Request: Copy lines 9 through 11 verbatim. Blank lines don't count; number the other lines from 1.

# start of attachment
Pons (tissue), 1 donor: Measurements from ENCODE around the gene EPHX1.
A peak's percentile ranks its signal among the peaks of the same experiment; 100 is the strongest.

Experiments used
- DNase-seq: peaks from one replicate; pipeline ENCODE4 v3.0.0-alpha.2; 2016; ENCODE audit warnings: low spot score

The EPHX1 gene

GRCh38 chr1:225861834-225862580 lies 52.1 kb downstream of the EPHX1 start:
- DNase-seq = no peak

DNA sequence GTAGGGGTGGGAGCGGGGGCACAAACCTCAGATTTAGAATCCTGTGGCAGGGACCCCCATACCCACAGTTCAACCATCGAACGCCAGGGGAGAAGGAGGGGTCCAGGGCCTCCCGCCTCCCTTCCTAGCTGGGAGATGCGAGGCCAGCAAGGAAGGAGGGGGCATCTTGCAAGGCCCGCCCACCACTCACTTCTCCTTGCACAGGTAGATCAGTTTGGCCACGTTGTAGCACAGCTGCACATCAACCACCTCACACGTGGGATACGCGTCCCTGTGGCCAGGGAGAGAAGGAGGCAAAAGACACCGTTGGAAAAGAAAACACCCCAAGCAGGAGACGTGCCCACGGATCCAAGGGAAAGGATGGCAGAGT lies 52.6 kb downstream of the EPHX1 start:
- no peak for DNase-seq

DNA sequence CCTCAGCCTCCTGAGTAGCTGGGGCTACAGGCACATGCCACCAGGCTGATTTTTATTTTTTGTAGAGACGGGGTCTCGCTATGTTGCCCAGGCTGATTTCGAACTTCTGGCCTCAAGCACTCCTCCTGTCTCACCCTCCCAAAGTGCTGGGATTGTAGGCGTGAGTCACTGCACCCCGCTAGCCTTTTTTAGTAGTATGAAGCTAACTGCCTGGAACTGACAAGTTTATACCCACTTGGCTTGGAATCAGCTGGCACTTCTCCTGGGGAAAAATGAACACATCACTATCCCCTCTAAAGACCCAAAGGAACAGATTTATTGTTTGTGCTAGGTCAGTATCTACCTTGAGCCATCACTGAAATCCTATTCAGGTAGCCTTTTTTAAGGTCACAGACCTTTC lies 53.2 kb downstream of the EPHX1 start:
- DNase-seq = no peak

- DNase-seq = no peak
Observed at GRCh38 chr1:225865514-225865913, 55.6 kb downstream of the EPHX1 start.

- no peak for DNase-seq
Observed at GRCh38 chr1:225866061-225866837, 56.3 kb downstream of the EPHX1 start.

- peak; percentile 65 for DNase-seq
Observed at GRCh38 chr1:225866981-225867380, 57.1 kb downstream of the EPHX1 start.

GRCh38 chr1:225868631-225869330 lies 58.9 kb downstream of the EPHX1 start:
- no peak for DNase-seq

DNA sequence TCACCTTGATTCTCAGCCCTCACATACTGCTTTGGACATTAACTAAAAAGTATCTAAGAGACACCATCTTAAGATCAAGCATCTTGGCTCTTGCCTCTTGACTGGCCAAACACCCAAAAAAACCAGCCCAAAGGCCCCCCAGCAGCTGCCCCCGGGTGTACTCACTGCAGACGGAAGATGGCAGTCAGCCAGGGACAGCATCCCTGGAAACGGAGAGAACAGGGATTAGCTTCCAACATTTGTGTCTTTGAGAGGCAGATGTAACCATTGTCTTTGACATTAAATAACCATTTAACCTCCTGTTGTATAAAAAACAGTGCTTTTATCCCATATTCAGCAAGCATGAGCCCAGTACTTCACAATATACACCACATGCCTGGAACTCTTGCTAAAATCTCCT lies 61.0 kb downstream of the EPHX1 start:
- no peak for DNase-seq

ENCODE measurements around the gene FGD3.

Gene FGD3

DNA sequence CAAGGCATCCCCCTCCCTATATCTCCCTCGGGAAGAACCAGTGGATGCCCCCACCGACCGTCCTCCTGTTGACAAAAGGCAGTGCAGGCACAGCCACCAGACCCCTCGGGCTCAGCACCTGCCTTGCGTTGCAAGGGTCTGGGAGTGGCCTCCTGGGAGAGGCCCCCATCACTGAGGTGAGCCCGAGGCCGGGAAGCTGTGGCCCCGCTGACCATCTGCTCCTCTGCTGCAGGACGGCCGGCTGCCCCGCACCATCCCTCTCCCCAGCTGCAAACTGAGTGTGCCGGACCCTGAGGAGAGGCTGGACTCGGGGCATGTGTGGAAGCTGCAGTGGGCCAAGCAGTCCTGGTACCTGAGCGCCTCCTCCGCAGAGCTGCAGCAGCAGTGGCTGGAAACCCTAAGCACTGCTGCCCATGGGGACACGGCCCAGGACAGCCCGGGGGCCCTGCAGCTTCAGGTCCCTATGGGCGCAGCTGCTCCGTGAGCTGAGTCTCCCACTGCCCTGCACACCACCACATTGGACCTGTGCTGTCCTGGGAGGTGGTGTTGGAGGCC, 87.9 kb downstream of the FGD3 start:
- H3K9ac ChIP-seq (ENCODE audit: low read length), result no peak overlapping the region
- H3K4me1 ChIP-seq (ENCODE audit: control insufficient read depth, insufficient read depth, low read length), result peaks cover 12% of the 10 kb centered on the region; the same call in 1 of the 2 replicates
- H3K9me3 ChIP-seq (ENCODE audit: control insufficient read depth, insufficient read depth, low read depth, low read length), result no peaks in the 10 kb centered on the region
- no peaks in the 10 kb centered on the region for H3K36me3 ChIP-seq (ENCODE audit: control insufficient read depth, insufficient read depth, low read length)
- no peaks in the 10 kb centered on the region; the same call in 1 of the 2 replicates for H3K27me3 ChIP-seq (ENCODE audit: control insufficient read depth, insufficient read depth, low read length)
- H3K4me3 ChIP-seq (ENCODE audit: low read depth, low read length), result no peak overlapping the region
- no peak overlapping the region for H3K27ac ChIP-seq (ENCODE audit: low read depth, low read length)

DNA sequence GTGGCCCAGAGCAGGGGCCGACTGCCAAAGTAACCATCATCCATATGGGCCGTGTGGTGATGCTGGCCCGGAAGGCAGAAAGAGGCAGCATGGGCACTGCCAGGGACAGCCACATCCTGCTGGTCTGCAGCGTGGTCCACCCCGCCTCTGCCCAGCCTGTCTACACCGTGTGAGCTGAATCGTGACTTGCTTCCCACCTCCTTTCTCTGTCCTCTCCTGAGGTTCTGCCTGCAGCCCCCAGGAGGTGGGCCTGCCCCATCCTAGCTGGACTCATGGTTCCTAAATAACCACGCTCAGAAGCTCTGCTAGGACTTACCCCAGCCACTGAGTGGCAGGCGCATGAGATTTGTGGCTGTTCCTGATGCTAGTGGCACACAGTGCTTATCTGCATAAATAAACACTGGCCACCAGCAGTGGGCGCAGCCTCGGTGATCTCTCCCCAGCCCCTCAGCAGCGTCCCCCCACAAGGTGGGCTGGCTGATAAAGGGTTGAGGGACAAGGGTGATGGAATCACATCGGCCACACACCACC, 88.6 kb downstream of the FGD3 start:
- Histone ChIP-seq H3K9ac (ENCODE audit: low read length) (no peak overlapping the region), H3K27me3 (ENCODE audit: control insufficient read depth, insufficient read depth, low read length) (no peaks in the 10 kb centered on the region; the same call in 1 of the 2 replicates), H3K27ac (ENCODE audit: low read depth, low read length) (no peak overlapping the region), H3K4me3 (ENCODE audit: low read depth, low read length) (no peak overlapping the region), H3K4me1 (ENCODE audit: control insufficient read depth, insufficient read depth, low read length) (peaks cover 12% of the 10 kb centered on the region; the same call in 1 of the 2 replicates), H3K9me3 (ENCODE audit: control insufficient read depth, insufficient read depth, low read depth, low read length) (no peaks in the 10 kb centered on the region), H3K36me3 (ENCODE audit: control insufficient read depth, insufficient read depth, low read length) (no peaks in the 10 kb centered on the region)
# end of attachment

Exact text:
- no peak for DNase-seq

DNA sequence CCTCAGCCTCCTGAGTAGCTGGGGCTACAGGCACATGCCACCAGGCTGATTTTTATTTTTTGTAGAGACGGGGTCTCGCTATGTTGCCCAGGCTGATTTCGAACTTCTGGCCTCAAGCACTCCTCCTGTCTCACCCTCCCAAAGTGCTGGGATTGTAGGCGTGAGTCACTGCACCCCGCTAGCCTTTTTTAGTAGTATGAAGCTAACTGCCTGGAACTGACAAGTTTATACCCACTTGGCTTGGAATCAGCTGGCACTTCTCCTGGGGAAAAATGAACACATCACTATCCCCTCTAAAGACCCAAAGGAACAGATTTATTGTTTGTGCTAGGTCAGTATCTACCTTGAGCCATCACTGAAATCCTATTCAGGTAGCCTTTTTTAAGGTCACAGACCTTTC lies 53.2 kb downstream of the EPHX1 start:
- DNase-seq = no peak